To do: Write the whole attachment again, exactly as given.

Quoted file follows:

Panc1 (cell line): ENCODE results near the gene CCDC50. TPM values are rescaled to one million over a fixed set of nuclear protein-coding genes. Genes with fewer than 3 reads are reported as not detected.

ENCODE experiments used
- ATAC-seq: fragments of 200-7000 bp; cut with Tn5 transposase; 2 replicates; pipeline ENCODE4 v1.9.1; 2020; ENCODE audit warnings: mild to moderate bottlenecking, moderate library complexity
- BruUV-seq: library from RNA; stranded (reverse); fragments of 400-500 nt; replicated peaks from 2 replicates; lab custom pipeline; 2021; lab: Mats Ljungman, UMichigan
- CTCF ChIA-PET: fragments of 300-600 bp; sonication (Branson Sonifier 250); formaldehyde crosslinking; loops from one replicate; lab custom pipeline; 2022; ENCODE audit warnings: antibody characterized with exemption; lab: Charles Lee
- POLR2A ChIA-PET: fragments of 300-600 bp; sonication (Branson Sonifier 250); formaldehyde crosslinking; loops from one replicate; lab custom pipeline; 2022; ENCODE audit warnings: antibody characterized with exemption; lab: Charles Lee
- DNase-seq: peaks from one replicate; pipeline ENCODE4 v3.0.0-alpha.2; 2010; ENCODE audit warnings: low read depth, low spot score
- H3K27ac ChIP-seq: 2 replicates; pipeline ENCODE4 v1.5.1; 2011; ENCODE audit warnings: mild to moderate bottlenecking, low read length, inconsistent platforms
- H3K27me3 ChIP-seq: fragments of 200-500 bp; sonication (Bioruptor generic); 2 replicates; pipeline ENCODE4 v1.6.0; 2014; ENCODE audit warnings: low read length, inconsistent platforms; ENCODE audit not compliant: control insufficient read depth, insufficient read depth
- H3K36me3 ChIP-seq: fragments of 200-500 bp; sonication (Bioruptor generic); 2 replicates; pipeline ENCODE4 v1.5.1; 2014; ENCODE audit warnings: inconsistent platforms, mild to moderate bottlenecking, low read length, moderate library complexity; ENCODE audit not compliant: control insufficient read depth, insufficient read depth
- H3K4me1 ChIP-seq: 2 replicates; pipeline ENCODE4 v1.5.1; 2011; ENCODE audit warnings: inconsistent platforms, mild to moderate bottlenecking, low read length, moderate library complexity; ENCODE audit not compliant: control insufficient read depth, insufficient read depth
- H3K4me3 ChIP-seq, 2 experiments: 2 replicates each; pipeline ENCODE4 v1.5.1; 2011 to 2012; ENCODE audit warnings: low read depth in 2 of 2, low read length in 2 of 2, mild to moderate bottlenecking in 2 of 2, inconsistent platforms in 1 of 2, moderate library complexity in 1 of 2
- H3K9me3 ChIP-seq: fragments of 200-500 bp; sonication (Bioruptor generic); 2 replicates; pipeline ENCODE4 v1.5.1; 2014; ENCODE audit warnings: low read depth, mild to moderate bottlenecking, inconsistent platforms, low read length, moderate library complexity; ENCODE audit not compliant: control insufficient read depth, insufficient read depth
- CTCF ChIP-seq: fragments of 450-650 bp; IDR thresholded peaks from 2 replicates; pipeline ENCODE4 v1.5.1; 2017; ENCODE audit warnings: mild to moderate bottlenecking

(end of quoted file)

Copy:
Panc1 (cell line): ENCODE results near the gene CCDC50. TPM values are rescaled to one million over a fixed set of nuclear protein-coding genes. Genes with fewer than 3 reads are reported as not detected.

ENCODE experiments used
- ATAC-seq: fragments of 200-7000 bp; cut with Tn5 transposase; 2 replicates; pipeline ENCODE4 v1.9.1; 2020; ENCODE audit warnings: mild to moderate bottlenecking, moderate library complexity
- BruUV-seq: library from RNA; stranded (reverse); fragments of 400-500 nt; replicated peaks from 2 replicates; lab custom pipeline; 2021; lab: Mats Ljungman, UMichigan
- CTCF ChIA-PET: fragments of 300-600 bp; sonication (Branson Sonifier 250); formaldehyde crosslinking; loops from one replicate; lab custom pipeline; 2022; ENCODE audit warnings: antibody characterized with exemption; lab: Charles Lee
- POLR2A ChIA-PET: fragments of 300-600 bp; sonication (Branson Sonifier 250); formaldehyde crosslinking; loops from one replicate; lab custom pipeline; 2022; ENCODE audit warnings: antibody characterized with exemption; lab: Charles Lee
- DNase-seq: peaks from one replicate; pipeline ENCODE4 v3.0.0-alpha.2; 2010; ENCODE audit warnings: low read depth, low spot score
- H3K27ac ChIP-seq: 2 replicates; pipeline ENCODE4 v1.5.1; 2011; ENCODE audit warnings: mild to moderate bottlenecking, low read length, inconsistent platforms
- H3K27me3 ChIP-seq: fragments of 200-500 bp; sonication (Bioruptor generic); 2 replicates; pipeline ENCODE4 v1.6.0; 2014; ENCODE audit warnings: low read length, inconsistent platforms; ENCODE audit not compliant: control insufficient read depth, insufficient read depth
- H3K36me3 ChIP-seq: fragments of 200-500 bp; sonication (Bioruptor generic); 2 replicates; pipeline ENCODE4 v1.5.1; 2014; ENCODE audit warnings: inconsistent platforms, mild to moderate bottlenecking, low read length, moderate library complexity; ENCODE audit not compliant: control insufficient read depth, insufficient read depth
- H3K4me1 ChIP-seq: 2 replicates; pipeline ENCODE4 v1.5.1; 2011; ENCODE audit warnings: inconsistent platforms, mild to moderate bottlenecking, low read length, moderate library complexity; ENCODE audit not compliant: control insufficient read depth, insufficient read depth
- H3K4me3 ChIP-seq, 2 experiments: 2 replicates each; pipeline ENCODE4 v1.5.1; 2011 to 2012; ENCODE audit warnings: low read depth in 2 of 2, low read length in 2 of 2, mild to moderate bottlenecking in 2 of 2, inconsistent platforms in 1 of 2, moderate library complexity in 1 of 2
- H3K9me3 ChIP-seq: fragments of 200-500 bp; sonication (Bioruptor generic); 2 replicates; pipeline ENCODE4 v1.5.1; 2014; ENCODE audit warnings: low read depth, mild to moderate bottlenecking, inconsistent platforms, low read length, moderate library complexity; ENCODE audit not compliant: control insufficient read depth, insufficient read depth
- CTCF ChIP-seq: fragments of 450-650 bp; IDR thresholded peaks from 2 replicates; pipeline ENCODE4 v1.5.1; 2017; ENCODE audit warnings: mild to moderate bottlenecking